It seems that no matter where you turn these days, someone is always complaining or being critical about something. It’s getting more difficult to escape from the negativity, and it’s having a harmful impact on our culture. We are quick to blame the news, social media, politicians or our personal relationships. For many, our response is to pull away. Stop watching the news, no more social media, or isolate ourselves from many of our relationships. That certainly was my response at times.

Lately, however, I have felt a conviction to question such a response. How is isolation the answer to the chaos around me? Is my faith not stronger than the negative influences that try to hinder my eyes from the hope that lives within me?

Some 240 years ago the Continental Congress called this new land together to thank God for our nation’s many blessings, to acknowledge our need for His wisdom and grace, and to ask Him to continue to watch over our country in the days ahead. President Abraham Lincoln later proclaimed a day of national fasting and prayer. In 1988, President Ronald Reagan set the date for a national annual prayer day as the first Thursday in May. This year, as in the past, our city and our county officials have proclaimed today as a day of prayer for our community.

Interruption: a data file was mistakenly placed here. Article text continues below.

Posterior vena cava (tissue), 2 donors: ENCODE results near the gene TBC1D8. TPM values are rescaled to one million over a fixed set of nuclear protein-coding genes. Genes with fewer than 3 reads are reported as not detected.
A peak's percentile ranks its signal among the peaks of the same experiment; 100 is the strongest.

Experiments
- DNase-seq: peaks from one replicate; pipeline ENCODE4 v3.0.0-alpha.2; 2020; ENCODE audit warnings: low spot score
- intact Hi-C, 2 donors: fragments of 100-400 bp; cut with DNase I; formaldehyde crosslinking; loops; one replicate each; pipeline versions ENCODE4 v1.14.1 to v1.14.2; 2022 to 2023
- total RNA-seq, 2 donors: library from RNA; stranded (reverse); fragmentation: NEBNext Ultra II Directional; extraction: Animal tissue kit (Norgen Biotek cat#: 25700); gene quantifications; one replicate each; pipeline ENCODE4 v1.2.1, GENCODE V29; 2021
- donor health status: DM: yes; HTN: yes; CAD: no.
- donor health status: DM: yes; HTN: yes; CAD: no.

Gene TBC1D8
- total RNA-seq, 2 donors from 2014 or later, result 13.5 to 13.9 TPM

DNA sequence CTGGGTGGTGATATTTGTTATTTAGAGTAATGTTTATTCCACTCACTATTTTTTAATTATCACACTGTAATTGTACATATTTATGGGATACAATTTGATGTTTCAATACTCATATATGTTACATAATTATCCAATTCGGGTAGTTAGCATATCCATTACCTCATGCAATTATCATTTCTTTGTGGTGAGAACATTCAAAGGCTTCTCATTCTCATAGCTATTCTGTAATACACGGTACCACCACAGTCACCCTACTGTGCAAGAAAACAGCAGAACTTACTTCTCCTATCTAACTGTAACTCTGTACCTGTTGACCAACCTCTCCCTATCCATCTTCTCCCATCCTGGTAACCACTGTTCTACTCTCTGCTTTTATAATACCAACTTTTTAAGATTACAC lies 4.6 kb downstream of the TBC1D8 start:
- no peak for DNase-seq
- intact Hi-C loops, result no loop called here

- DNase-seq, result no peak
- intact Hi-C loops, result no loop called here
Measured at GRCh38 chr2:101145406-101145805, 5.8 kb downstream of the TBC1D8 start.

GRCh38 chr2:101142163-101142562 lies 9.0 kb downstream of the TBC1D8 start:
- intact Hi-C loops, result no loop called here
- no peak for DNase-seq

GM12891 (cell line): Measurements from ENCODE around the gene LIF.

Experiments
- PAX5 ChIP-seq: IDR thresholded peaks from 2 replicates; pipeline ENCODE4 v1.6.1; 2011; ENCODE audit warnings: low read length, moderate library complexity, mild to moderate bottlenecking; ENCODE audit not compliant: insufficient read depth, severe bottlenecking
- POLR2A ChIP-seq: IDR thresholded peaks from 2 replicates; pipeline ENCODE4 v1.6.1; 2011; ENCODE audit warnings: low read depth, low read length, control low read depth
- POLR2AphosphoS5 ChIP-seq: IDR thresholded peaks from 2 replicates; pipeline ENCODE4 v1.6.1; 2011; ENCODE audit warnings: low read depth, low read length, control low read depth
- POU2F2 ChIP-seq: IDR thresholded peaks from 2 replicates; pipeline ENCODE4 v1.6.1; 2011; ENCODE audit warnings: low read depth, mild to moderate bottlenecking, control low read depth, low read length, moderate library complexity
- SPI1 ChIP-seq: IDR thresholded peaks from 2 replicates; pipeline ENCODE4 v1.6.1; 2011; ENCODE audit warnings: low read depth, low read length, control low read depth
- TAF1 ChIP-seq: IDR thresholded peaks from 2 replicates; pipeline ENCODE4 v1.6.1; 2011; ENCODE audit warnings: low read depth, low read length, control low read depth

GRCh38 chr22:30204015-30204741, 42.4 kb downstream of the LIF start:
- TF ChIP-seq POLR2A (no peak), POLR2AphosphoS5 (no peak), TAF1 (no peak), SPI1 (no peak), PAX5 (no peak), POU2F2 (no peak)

It occurs to me as I reflect on what our leaders have sought through prayer is not what God can do for us, but what can we do for God. Where have we fallen short and where do we need to make changes? If we are looking for change, then it appears that those who built this country have said change begins with me. As a pastor, I know God’s word assures me that God will give me the strength I need to thrive wherever He sends me. If I want the world around me to change, then I must begin by asking what changes God wants to make in the world through my service to Him.

So why prayer? Because we can’t know the answer to God’s direction without listening to His voice! Prayer is not simply asking God to do things for us. Prayer is listening to his voice to hear the revelation of what He wants me to do. Job 37:5 says, “God’s voice is glorious in the thunder. We can’t even imagine the greatness of his power.”

Amid the greatest storm is where we can hear God’s voice the loudest. My heart grieves for those Christians in Sri Lanka lost in the bombings, the 250 who were celebrating our risen Lord this past Easter. We can choose to believe that somehow darkness prevailed, or we can make a choice and see with our own eyes how God makes Himself known even in the worst of circumstances. A God not of wrath, but a living God who brings light to lead us through the darkest of times.

Join us today at DeSoto County commission chambers from 12-1 p.m. as we unite with communities around our National Day of Prayer. It’s time to stand up, be heard, and above all listen to what God has to say.

Brian Russell is pastor at Pine Level United Methodist Church and president of the DeSoto County Ministerial Association, which hosts today’s event in DeSoto County

0
0
0
0
0

Load comments